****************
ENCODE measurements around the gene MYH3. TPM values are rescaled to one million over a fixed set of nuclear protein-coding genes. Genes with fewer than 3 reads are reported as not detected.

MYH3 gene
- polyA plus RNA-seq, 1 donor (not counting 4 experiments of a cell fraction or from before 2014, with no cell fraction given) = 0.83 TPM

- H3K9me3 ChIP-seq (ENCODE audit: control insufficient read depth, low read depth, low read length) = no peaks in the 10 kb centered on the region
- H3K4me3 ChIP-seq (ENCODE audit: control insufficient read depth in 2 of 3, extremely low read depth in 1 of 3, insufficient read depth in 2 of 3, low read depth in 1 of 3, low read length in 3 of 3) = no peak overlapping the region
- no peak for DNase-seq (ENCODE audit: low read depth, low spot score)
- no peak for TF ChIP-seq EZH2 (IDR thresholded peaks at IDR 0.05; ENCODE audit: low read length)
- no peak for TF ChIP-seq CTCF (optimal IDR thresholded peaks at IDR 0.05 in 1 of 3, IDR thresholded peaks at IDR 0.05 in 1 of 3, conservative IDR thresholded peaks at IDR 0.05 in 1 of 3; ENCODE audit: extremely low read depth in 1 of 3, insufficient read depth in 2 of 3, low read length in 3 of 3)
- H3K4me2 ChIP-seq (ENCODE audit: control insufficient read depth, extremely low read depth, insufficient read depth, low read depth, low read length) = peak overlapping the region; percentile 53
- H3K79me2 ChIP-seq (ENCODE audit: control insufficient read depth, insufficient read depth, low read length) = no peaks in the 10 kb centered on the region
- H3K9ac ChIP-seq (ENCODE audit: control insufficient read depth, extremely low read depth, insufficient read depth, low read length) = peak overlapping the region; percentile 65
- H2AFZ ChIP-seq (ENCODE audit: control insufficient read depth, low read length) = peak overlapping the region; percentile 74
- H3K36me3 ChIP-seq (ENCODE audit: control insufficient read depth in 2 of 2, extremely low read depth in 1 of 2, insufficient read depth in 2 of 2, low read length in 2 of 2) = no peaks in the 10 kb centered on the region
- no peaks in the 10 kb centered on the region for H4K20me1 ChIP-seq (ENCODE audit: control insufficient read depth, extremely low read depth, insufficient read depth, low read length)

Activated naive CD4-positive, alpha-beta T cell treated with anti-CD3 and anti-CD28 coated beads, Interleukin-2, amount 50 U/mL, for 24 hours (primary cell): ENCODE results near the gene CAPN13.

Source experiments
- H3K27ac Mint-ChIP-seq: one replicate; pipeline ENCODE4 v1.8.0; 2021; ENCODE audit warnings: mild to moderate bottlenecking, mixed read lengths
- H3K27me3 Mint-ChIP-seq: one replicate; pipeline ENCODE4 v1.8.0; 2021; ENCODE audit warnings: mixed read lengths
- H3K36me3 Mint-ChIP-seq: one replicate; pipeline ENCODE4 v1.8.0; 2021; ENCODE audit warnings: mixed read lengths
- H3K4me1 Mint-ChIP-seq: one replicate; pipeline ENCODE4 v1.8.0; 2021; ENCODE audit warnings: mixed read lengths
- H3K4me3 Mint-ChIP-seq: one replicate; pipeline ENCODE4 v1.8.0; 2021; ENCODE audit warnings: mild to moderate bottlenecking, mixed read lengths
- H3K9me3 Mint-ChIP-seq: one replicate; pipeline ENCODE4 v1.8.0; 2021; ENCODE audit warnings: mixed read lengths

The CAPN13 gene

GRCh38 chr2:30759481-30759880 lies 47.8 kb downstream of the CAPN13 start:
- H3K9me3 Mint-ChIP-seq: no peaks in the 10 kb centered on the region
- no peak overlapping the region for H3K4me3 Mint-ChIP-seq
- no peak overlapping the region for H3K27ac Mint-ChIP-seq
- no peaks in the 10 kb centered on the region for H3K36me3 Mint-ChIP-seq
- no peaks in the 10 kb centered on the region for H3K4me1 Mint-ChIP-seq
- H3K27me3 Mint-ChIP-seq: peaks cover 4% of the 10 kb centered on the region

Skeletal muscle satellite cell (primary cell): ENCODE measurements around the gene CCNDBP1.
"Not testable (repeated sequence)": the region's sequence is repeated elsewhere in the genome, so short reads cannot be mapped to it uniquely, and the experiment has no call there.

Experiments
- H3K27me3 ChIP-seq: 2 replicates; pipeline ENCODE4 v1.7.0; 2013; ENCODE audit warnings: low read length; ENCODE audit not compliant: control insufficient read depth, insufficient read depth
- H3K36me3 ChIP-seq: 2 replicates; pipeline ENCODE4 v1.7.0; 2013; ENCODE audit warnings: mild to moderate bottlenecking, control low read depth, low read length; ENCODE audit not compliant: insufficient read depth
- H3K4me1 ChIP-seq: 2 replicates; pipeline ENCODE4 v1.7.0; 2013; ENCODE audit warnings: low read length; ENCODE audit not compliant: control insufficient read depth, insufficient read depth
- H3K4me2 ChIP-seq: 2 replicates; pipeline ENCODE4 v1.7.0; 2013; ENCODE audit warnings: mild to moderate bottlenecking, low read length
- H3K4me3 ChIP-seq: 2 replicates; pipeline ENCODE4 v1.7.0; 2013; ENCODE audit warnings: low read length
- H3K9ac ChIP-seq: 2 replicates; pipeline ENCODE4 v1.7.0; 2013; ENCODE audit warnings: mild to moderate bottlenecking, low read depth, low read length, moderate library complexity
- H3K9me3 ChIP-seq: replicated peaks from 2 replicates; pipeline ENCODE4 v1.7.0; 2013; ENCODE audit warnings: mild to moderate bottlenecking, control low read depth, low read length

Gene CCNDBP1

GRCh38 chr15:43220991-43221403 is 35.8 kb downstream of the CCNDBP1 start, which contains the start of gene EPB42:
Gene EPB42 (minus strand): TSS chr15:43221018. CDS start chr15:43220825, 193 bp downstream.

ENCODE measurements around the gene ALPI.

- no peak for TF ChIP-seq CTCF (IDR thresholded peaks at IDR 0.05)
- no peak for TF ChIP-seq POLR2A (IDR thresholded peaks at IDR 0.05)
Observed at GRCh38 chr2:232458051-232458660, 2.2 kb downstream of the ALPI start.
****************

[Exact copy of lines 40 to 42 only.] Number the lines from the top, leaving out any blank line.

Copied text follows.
- H3K9me3 ChIP-seq: replicated peaks from 2 replicates; pipeline ENCODE4 v1.7.0; 2013; ENCODE audit warnings: mild to moderate bottlenecking, control low read depth, low read length

Gene CCNDBP1

GRCh38 chr15:43220991-43221403 is 35.8 kb downstream of the CCNDBP1 start, which contains the start of gene EPB42: